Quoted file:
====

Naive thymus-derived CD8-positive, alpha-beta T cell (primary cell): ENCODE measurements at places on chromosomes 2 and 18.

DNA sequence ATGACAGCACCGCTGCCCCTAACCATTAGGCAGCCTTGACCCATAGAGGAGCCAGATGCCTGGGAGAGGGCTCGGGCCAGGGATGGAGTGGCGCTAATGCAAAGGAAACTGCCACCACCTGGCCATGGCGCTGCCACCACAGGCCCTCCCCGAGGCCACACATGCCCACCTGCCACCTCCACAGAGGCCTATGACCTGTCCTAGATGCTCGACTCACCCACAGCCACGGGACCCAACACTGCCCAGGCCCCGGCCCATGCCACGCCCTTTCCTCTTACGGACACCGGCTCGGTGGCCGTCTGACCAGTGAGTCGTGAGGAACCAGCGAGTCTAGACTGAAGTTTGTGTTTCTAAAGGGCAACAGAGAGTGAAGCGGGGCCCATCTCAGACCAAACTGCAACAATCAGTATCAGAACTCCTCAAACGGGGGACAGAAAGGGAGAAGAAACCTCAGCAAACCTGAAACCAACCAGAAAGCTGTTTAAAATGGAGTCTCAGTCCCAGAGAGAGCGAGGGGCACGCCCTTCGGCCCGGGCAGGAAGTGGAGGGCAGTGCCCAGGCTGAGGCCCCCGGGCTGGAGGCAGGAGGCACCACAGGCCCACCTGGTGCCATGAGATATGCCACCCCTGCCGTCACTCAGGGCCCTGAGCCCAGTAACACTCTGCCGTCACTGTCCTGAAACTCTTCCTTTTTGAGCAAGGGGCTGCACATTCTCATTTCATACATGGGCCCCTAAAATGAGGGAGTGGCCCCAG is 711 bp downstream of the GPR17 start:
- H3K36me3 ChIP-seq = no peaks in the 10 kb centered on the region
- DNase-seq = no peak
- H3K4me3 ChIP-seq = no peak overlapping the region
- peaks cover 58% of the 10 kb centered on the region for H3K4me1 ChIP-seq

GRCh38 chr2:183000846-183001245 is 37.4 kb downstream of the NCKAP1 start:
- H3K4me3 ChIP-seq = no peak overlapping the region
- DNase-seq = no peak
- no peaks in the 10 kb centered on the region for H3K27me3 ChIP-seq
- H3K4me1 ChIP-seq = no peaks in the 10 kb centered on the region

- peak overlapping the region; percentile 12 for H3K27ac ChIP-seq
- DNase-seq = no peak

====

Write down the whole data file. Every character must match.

Naive thymus-derived CD8-positive, alpha-beta T cell (primary cell): ENCODE measurements at places on chromosomes 2 and 18.

DNA sequence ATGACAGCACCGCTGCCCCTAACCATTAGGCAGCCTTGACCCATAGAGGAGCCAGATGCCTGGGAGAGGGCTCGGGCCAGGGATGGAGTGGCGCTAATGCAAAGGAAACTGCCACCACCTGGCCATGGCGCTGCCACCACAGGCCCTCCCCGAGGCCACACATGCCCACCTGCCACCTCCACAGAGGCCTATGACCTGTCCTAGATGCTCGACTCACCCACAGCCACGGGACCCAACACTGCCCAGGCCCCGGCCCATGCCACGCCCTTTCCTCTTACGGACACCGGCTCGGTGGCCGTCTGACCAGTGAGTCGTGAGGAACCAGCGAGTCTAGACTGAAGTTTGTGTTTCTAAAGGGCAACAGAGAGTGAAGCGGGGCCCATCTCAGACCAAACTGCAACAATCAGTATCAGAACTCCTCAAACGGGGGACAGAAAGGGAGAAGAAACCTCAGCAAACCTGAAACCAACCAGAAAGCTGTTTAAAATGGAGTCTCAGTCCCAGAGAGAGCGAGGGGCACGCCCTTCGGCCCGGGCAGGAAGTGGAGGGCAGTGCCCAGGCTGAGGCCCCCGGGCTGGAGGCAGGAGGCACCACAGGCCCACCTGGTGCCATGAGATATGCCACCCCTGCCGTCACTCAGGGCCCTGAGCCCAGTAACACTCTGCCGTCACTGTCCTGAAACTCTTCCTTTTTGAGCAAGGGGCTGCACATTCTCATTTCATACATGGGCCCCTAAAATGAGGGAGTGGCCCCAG is 711 bp downstream of the GPR17 start:
- H3K36me3 ChIP-seq = no peaks in the 10 kb centered on the region
- DNase-seq = no peak
- H3K4me3 ChIP-seq = no peak overlapping the region
- peaks cover 58% of the 10 kb centered on the region for H3K4me1 ChIP-seq

GRCh38 chr2:183000846-183001245 is 37.4 kb downstream of the NCKAP1 start:
- H3K4me3 ChIP-seq = no peak overlapping the region
- DNase-seq = no peak
- no peaks in the 10 kb centered on the region for H3K27me3 ChIP-seq
- H3K4me1 ChIP-seq = no peaks in the 10 kb centered on the region

- peak overlapping the region; percentile 12 for H3K27ac ChIP-seq
- DNase-seq = no peak